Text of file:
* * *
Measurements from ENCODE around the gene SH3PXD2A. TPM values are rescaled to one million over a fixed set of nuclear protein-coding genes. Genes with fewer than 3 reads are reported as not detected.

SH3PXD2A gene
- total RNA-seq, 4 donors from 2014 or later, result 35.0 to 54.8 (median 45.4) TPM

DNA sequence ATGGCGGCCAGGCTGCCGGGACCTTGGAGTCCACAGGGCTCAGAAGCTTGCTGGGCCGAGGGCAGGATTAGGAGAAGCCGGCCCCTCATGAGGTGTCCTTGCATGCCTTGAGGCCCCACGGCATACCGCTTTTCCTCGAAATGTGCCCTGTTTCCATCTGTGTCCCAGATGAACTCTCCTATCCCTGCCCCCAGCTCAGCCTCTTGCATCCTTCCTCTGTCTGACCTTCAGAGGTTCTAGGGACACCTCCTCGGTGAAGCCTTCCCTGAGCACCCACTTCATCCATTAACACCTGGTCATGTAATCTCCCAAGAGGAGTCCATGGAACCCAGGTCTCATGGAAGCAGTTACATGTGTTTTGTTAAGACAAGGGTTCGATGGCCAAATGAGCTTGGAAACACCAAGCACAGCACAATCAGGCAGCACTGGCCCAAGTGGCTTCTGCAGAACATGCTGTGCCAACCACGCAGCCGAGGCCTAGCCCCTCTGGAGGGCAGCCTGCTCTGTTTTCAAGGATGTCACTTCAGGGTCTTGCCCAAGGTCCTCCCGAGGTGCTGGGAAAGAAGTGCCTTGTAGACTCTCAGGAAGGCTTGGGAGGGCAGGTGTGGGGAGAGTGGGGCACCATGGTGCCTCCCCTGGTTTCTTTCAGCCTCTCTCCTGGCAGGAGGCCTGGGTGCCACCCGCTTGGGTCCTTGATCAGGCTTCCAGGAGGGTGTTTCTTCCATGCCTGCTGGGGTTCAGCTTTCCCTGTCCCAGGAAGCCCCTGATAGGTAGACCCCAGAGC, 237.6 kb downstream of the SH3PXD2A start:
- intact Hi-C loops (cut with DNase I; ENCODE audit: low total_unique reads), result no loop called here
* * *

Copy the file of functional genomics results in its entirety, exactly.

Measurements from ENCODE around the gene SH3PXD2A. TPM values are rescaled to one million over a fixed set of nuclear protein-coding genes. Genes with fewer than 3 reads are reported as not detected.

SH3PXD2A gene
- total RNA-seq, 4 donors from 2014 or later, result 35.0 to 54.8 (median 45.4) TPM

DNA sequence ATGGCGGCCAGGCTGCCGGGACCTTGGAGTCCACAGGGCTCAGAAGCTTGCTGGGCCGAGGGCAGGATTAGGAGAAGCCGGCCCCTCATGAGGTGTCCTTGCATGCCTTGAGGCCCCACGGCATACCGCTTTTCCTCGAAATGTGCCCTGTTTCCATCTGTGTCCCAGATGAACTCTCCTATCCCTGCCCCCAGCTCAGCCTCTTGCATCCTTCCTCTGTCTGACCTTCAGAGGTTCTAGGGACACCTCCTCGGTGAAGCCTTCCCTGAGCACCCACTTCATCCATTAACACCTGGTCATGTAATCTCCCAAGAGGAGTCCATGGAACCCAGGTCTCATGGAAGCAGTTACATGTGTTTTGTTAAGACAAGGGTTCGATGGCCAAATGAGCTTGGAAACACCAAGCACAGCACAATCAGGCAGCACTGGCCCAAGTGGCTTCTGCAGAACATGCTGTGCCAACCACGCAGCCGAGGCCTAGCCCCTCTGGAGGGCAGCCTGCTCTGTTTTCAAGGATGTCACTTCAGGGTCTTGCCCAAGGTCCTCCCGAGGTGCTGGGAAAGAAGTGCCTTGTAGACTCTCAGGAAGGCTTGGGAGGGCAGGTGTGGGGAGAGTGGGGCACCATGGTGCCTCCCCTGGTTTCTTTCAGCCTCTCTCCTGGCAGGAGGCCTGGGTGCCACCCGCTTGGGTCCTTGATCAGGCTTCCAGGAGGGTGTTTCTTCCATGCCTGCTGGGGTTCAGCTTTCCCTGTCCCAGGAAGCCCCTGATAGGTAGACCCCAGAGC, 237.6 kb downstream of the SH3PXD2A start:
- intact Hi-C loops (cut with DNase I; ENCODE audit: low total_unique reads), result no loop called here